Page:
Universal Museums Should Disappear

In my Love Letter to Cape Town, I explain how South Africa has changed me. Professionally, it has also had an influence on how I see my future career. My experience in South Africa modified my objectives. What I want to achieve has changed. The way I want to work has changed. And it is partly because of what I am going to explain now.

A few weeks ago, I published my thoughts on the museum culture in Cape Town saying that visiting museums wasn’t a very Capetonian activity because of the outdoor lifestyle the locals have. I have been thinking about it more recently and I don’t think it’s only because the weather is good and the scenery is nice. There’s something else. The museum culture in general in just very western. Let me explain.

Long story short, universal museums such as the Louvre in Paris or the British Museum in London come from cabinets of curiosities. During the Renaissance in Europe, rich men started to collect items from all over the world in a single room: the cabinet. They wanted the ‘wonders’ of the world in one space. Over the years, the collections became larger and larger which forced the collectors to classify their collection in certain ways (by use, provenance, etc). They also experimented with different ways of displaying their collections. Slowly, they started to open the doors of their cabinets to visitors: specialists and academics first and then to a larger audience. These collections were the base of the big universal museums we have in Europe today.

Therefore, going to a museum is all about seeing objects from other cultures, made by population living far away. It is about seeing wonders. It is still what people expect today: seeing things they are not used to see. They want to be amazed, fascinated, surprised. We just need to remember one thing: these collections are the result of colonialism. If the rich European collectors put their cabinet of curiosities together, it’s because objects from far away were brought back by conquerors after their expeditions around the world. Therefore, in a way, universal museums are a celebration of colonialism. The museum culture subsequently derives from it.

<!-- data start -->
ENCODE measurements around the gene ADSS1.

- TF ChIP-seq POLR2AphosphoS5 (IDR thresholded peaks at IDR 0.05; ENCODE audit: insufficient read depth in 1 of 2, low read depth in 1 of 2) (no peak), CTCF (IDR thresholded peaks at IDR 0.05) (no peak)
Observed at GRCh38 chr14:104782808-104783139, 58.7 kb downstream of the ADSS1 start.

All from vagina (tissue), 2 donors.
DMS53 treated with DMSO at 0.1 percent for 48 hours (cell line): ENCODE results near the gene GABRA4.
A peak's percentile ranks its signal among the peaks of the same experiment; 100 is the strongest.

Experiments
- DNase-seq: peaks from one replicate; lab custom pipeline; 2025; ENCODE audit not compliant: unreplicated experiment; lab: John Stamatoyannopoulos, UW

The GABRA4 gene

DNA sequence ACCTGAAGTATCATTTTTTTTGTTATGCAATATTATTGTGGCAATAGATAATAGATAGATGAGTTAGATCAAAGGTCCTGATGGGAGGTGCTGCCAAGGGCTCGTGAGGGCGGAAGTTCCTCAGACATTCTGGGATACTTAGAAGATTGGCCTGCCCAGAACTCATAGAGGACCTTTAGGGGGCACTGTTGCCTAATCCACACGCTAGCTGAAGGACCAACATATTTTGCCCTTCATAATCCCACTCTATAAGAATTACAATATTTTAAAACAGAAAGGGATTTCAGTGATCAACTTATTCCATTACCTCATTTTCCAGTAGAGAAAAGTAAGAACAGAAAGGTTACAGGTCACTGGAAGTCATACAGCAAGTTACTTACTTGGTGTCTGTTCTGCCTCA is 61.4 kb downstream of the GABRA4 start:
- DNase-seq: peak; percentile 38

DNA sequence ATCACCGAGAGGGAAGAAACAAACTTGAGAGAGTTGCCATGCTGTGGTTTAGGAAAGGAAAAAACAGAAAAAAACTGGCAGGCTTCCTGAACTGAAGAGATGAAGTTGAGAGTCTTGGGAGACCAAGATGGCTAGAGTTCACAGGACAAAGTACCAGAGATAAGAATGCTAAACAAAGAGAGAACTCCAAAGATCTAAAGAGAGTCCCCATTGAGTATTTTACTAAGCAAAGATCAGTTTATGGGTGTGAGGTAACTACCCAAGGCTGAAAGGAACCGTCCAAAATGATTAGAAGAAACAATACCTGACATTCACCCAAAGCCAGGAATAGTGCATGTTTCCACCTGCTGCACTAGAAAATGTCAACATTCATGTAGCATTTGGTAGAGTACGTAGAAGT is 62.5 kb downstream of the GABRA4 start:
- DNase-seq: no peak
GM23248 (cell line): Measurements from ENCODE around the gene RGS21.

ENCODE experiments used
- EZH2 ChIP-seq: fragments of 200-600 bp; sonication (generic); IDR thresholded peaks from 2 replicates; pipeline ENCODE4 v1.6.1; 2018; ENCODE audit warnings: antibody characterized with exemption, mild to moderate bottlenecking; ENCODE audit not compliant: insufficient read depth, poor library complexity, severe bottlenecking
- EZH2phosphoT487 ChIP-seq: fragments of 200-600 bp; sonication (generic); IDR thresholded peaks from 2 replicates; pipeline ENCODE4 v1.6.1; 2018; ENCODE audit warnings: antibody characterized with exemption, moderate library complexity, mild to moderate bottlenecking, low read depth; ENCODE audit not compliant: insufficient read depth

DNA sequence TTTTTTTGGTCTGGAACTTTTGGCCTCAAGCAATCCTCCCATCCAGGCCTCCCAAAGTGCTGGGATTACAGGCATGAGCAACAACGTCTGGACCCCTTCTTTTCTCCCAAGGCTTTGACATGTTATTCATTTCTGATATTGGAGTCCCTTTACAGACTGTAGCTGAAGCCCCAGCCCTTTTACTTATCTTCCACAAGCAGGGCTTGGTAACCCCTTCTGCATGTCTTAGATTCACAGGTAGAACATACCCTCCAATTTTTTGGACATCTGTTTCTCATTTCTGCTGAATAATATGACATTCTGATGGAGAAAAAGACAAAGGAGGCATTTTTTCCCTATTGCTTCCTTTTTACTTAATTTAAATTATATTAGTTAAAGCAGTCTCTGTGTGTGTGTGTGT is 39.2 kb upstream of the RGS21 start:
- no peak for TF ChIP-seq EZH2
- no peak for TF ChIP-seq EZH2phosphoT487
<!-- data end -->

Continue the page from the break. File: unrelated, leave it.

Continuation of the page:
In South Africa – and this could be true for other countries as well – there isn’t this mindset of ‘going to see what our empire brought back’. It simply does not exist. Museums don’t hold objects from other cultures, from ‘far away’. They hold objects related to the history and cultures of the country. I believe this explains why people don’t really go to museums. They have never been attracted to visit a place where they would see what they deal with everyday. And because it is not a habit, it is difficult to make it become one. However, as the museum culture evolves, the reason why people visit museum is more and more the experience itself than the objects on display. In that sense, and as I expressed in my previous post, museums in Cape Town and in South Africa generally should work in developing a museum culture that is their own, that resembles their needs and aspirations.

And, as the new French official report states (and this will be discussed in another post), universal museums should gives their collections back to the countries they were taken from if they were the result of stealing, war or colonialism. As a consequence, and because it just sounds right, universal museums should simply disappear.


One Comment

  1. […] In my last post, I discuss why I think that universal museums should disappear: because they represent a culture of colonialism and the domination of the West on the rest of the world. Let’s just do the exercise of imagining a world where this actually happens. Let’s imagine that universal museums around Europe and the USA give the collections they have that were taken from other countries because of war, steal or colonialism, back to their countries of origin. And let’s imagine that it happens without regards to what the countries plans for the objects once they receive them are. What would happen then? […]


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